Air Force opened their season with a 63-7 win over Morgan State. The following day, head coach Troy Calhoun said this:
As with most things that Calhoun says on Twitter, it was somewhat random. His reaction to a season-opening win was to warn against moving a home game to a neutral site? That’s out of left field, even for Calhoun.
As it turns out, it wasn’t random. It was a passive-aggressive response to something that was in the works, and last week we found out what that something was.
Given Calhoun’s past comments on the subject, it’s only natural to follow up by asking him what he thought about playing New Mexico in Dallas. Obviously, he wasn’t going to be happy about it, and we can all sympathize with having to go along with things we disagree with. Most of us would say something like, “well I don’t like it but it’s not my call” or some other variation on that theme. Even a terse “no comment” would get the point across. This is what normal people do. It is not what Troy Calhoun does.
Calhoun tries to project a certain “Howdy Doody” image. With the advent of blogs and Twitter, it has become habitual for some writers to amplify the personalities of college football coaches to the point of caricature. Les Miles is crazy, Jim Harbaugh is weird, Steve Spurrier hates everyone, etc. Don’t fall into that trap with Calhoun. The image he projects is calculated and intentional. He calls everyone “sir” or “ma’am.” He says “golly” a lot. He never misses an opportunity to turn a simple question into something unnecessarily complicated, talking about the First Amendment or the Soviet Union or whatever other piece of faux intellectualism will make him look like the smartest man in the room.
He does this as a diversion. Who could ever question such a smart guy who’s so polite? If he doesn’t want face the media after a tough loss because of “academics,” well that’s obviously him having his priorities straight and not him dodging tough questions, right? Calhoun regularly restricts access to his program, but nobody bothers to look into why because they figure there’s no story there, what with wholesome all-American Howdy Doody in charge.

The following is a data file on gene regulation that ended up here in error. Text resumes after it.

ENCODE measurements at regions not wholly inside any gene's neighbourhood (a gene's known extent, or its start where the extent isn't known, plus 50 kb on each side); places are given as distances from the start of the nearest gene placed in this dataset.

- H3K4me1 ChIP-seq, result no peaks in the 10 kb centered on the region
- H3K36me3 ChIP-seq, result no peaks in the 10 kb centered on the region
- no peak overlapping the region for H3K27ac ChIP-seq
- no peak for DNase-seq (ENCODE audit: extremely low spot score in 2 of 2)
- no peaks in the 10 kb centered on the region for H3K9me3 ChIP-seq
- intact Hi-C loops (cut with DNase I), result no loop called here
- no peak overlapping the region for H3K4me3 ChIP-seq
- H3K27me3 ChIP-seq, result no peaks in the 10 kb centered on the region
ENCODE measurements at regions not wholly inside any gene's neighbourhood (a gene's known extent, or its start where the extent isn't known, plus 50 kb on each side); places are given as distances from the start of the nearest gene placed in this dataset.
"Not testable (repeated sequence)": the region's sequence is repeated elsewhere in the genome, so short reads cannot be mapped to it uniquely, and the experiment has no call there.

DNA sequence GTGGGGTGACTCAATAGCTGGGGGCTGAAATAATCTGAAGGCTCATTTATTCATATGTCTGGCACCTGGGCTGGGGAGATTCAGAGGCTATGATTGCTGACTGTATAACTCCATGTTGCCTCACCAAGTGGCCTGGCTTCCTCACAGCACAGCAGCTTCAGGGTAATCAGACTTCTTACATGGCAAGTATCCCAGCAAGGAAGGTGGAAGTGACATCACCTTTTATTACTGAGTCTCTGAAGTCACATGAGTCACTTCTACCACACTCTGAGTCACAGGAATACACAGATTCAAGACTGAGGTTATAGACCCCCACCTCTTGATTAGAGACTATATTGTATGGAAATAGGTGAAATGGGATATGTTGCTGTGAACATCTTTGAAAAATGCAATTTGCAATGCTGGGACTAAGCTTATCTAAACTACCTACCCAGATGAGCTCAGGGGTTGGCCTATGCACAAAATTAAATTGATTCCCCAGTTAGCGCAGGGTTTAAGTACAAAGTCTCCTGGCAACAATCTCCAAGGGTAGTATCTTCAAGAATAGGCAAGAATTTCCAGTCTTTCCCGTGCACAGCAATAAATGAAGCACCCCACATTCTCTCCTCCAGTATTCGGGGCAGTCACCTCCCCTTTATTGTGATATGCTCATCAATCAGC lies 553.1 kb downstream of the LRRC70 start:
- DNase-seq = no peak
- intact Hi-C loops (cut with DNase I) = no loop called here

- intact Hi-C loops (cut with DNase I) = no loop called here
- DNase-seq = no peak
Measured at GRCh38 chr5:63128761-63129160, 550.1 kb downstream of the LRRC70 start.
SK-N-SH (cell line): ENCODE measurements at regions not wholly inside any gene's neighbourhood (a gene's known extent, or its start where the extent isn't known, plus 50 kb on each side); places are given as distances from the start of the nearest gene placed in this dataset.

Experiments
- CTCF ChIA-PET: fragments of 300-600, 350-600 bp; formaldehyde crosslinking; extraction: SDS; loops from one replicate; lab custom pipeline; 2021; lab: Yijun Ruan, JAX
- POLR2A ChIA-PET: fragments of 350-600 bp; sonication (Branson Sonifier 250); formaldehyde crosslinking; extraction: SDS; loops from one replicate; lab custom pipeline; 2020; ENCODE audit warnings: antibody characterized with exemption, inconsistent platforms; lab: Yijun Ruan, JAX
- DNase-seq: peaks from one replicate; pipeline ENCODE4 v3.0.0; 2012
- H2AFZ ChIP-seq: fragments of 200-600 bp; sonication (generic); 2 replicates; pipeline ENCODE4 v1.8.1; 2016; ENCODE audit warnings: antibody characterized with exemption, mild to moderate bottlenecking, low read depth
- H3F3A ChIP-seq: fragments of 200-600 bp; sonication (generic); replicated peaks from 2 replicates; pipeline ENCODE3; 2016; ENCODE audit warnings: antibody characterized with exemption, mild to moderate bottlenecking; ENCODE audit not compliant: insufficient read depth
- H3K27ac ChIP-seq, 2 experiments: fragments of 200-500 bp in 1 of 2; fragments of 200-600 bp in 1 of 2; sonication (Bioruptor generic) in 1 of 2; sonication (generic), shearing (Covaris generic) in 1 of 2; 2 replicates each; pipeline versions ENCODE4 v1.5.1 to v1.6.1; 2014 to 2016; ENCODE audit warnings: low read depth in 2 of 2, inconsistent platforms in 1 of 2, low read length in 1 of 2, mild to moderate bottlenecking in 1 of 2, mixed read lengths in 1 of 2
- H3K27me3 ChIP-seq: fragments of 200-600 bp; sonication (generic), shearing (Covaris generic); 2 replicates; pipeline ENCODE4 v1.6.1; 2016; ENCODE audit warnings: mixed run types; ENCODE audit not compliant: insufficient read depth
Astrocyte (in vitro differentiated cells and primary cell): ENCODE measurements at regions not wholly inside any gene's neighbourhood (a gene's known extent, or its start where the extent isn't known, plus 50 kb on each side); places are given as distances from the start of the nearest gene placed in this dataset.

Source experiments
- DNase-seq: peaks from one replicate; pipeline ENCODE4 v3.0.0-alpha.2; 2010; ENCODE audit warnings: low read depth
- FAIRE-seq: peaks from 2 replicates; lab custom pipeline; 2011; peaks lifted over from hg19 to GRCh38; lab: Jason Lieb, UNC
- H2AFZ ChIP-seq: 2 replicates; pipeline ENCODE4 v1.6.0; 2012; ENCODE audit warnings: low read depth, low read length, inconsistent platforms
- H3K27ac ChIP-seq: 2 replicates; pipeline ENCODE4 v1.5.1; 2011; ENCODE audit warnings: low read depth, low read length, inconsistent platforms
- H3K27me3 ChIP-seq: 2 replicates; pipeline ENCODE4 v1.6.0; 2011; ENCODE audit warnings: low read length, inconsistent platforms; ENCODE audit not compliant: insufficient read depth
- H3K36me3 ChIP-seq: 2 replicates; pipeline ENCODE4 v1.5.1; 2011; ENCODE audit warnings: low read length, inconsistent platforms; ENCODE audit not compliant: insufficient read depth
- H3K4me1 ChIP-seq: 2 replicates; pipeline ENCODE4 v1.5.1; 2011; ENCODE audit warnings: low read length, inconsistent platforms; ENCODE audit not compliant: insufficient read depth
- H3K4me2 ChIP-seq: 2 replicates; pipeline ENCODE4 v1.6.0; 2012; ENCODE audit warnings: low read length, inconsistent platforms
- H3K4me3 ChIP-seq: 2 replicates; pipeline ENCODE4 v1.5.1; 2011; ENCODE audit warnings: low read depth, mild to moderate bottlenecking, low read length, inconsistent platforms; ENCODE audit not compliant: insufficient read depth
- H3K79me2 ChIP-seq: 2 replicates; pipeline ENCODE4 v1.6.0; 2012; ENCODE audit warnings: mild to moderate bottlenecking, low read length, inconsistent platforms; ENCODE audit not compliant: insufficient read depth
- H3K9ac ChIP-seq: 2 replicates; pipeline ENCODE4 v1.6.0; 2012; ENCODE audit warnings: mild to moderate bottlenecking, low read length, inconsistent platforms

Another favorite Calhoun tactic along those lines is to relate anything, no matter how absurd, to military service. He is an Air Force Academy graduate, after all. So when asked about the game being moved to the Cotton Bowl, he had this to say:
That’s not for a coach to comment on. It’s just like it would be if you were lieutenant colonel and you’re on your seventh deployment in Vietnam and you see some things. You see there’s no way democracy is going to gain traction here and maybe you’ve lost some of your own troops and some of your own men in battle, but yet that’s not your call…
No, playing New Mexico in Dallas is not “just like” a seventh deployment to Vietnam after losing some of your own men in battle. The comment is as insulting as it is cynical.
It is well past time for the world to stop taking Troy Calhoun at face value. He talks of Vietnam as if it’s something he can relate to, but the majority of his time on active duty was spent in Colorado Springs as a football coach. While he pretends to be able to sympathize with how hard his hypothetical colonel had it in Vietnam, his staff sells his school to recruits by talking about how much easier it is. With a straight face, he says that service academy athletes should be able to redshirt for the good of the service. He makes the same ridiculous argument in favor of service academy athletes turning pro. He is insubordinate and undermines the efforts of his athletic directors. His insistence on playing Notre Dame in Colorado Springs instead of moving the game to Denver cost the Air Force athletic department $1.5 million. That’s $1.5 million for a cash-strapped athletic department that’s already taking in over $30 million in subsidies. People lost their jobs over the lack of funding, including coaches from the same programs whose problems competing in the Mountain West were described by Calhoun as “a big bunch of crock.”
He is a fake, and I cannot for the life of me understand how anyone can buy his shtick.
Once in a while, Calhoun’s name pops up as a potential candidate for jobs at bigger programs. If only we were so lucky. Sadly, I think he knows that his act wouldn’t fly at a program that receives any real scrutiny. That is a shame. He is the embodiment of everything that critics of service academy football fear, and we will all be better off the moment he leaves.
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